The Class of 2021 and College Admission

Is There Reason to Worry?

young woman holding binder in college building

There are so many rumors floating around about how the class of 2021 will be impacted for college admission. I’ve gotten nervous phone calls from parents and lots of questions from students. So, I thought it might be time to weigh in with my perspective.

What Has Changed for the Class of 2021?

The college admissions process looks different than it has in years past, thanks to the pandemic. For many students, that’s great news. For others, particularly students that were hoping for SAT or ACT scores to prop up a lower GPA, maybe not so great. Here are just a few of the things that have upended the traditional admissions process.

  • Over one thousand colleges have become test-optional or even test-blind, at least temporarily, due to students’ inability to safely take the SAT or ACT college entrance exams
  • Many colleges have announced that they will not consider SAT Subject tests in admission this year.
  • Due to upheaval at the end of last school year, AP and IB test scores may not be considered as much as in years past.
  • Many high schools went to pass/fail policies at the end of the last school year, replacing traditional letter grades. In schools where letter grades remained in place, colleges are likely to consider those grades with some grace.

The Bad News

I thought it better to get this out of the way first! And to be fair, it really is only speculation. That’s the best that any of us can do right now.

We know that many students from the class of 2020 chose to take gap years. In fact, Harvard made headlines when it was disclosed that 20% of their incoming class decided to do so. But at MIT, just down the road, only 8% of incoming students chose to do so. We don’t know for certain what percentage of the incoming college class across the US chose to take the year off, but the estimate has been around 10% total.

The concern is that due to so many high school graduates from the class of 2020 choosing to take a year off and begin in 2021, there may be fewer seats available for the class of 2021 at admission time. However, I actually don’t fully buy into this scenario. I believe that at many colleges, it will mean that in the fall of 2021, they will just have a slightly larger than normal class of first year students. After all, those colleges will be in need of revenue after a disrupted year!

There is one group of colleges that may be a concern – the most highly selective colleges. With admission rates already in the single digits, those colleges always have more qualified applicants than they can accept. They put qualified students on waitlists, and frequently, they don’t ever need to pull from those lists because so many students accept their admission offer. However, we know that this year, those colleges DID tap their waitlists, presumably to fill up seats left empty by students that chose to defer their admission for a year. Next year, these institutions may have no need to make up for a smaller-than-usual freshman class for the 2020-21 school year.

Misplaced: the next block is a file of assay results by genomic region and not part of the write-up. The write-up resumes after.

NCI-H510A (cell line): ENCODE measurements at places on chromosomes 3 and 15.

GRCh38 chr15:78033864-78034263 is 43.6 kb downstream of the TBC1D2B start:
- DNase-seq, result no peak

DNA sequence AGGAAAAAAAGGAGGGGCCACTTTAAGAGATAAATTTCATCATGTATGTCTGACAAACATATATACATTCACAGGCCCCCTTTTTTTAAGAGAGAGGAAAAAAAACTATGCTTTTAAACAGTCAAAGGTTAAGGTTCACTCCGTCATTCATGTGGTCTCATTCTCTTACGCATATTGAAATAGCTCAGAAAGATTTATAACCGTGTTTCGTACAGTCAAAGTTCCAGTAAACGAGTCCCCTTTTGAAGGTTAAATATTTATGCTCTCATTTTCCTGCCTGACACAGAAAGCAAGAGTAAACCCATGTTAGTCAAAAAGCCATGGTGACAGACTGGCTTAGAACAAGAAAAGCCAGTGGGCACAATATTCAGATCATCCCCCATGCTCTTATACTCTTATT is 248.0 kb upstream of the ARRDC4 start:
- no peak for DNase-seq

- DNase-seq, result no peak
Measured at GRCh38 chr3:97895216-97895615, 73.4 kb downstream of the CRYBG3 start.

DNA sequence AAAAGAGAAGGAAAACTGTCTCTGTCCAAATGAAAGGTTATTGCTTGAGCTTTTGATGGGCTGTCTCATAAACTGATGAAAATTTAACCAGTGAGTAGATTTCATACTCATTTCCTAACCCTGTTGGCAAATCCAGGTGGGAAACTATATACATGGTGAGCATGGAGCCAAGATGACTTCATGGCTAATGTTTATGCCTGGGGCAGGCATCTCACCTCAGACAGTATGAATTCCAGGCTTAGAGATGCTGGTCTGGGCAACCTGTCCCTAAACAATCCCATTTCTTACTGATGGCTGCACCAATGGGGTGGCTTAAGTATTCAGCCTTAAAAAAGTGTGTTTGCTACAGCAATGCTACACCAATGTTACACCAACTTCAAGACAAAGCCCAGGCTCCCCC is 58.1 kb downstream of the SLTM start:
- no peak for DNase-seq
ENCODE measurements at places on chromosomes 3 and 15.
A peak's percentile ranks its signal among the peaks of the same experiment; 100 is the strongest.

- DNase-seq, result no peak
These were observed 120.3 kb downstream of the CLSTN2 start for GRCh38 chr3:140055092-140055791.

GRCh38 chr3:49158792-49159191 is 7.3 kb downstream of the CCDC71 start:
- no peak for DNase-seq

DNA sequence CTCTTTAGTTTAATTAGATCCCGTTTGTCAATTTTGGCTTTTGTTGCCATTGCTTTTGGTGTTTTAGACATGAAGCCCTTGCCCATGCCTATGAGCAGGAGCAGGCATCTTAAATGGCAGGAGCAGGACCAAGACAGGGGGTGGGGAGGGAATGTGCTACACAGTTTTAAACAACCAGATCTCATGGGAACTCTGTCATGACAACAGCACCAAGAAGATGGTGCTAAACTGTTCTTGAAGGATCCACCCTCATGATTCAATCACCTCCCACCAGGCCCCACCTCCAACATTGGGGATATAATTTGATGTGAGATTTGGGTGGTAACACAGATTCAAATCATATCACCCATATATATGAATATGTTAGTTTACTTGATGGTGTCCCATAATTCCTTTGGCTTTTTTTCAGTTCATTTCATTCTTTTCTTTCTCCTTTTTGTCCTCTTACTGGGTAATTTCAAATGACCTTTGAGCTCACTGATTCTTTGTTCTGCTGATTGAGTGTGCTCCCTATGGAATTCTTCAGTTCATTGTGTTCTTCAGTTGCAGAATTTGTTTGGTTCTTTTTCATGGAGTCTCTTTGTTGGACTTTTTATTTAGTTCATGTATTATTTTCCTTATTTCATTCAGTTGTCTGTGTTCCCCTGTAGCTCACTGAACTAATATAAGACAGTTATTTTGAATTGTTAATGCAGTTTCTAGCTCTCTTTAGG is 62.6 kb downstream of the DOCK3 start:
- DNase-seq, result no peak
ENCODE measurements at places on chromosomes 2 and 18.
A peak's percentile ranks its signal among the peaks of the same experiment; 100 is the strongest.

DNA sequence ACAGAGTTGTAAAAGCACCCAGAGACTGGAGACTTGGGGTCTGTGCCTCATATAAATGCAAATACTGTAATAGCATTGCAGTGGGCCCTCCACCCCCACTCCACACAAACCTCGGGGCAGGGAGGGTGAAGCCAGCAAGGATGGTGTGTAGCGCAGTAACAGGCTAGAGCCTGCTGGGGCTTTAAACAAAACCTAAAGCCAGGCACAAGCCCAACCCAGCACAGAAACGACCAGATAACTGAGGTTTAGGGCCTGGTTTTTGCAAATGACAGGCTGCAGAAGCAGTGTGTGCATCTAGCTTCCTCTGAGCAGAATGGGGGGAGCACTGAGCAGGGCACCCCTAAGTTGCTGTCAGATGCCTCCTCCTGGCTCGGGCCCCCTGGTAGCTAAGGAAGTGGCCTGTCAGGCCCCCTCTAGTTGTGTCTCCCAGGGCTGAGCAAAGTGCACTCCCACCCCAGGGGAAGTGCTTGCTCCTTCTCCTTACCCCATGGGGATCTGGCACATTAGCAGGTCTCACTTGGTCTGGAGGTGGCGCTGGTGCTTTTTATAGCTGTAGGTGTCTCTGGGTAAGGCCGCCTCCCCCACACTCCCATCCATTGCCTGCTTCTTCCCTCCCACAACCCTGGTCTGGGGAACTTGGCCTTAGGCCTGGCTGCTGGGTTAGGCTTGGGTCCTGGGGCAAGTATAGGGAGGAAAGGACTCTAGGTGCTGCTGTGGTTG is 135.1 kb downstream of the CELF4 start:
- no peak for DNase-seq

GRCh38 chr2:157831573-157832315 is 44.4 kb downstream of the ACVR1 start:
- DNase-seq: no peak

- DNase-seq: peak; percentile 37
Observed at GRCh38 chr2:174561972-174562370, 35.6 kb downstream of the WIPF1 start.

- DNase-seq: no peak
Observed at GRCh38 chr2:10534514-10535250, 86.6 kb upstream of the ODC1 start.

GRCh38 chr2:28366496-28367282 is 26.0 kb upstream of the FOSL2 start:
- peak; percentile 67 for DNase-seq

So, I do think there is a real possibility that admission at those highly competitive colleges could potentially become even MORE competitive this year. There you have it. That’s the bad news. BUT, the news is not all bad.

The Good News

The good news is that this year, the admissions process will have to shift and in a good way for many students. Students’ inability to test and the disruption to the school year means that colleges will have less data on which to base their admissions decisions. Colleges will have to truly take a look at the whole student. And that means opportunities!

While I still strongly recommend that students with an academic record that makes them a contender for one of those highly selective schools take entrance exams if possible, it won’t be possible for every student to do. But for those students that take them and do well, their scores might be more impactful on their application than they were previously, due to fewer score submissions.

At the same time, because score submissions are likely to be limited, it means that students who stand out academically in other ways, beyond testing, may have a better chance of acceptance to those colleges than in years past.

GPAs and the rigor of a student’s chosen curriculum will matter at least as much as other years. But this year, students’ essays as well as their activities, may matter more than ever. And outside of those “reach” colleges, there is also likely to be even more opportunity than ever before. Colleges will truly consider the whole student.

Conclusion

While there are many unknowns about this year, the one thing we DO know is that colleges still want to enroll students of good character with strong academic achievement records. Students can’t go wrong by showing that they’re engaged and involved in their community – no matter what form that takes. Colleges have repeatedly said that they understand the circumstances that students are in, and they plan to show flexibility in admissions. It should be the year of truly student-centered admissions.

And class of 2022, stay tuned – I think some of the changes are here to stay!

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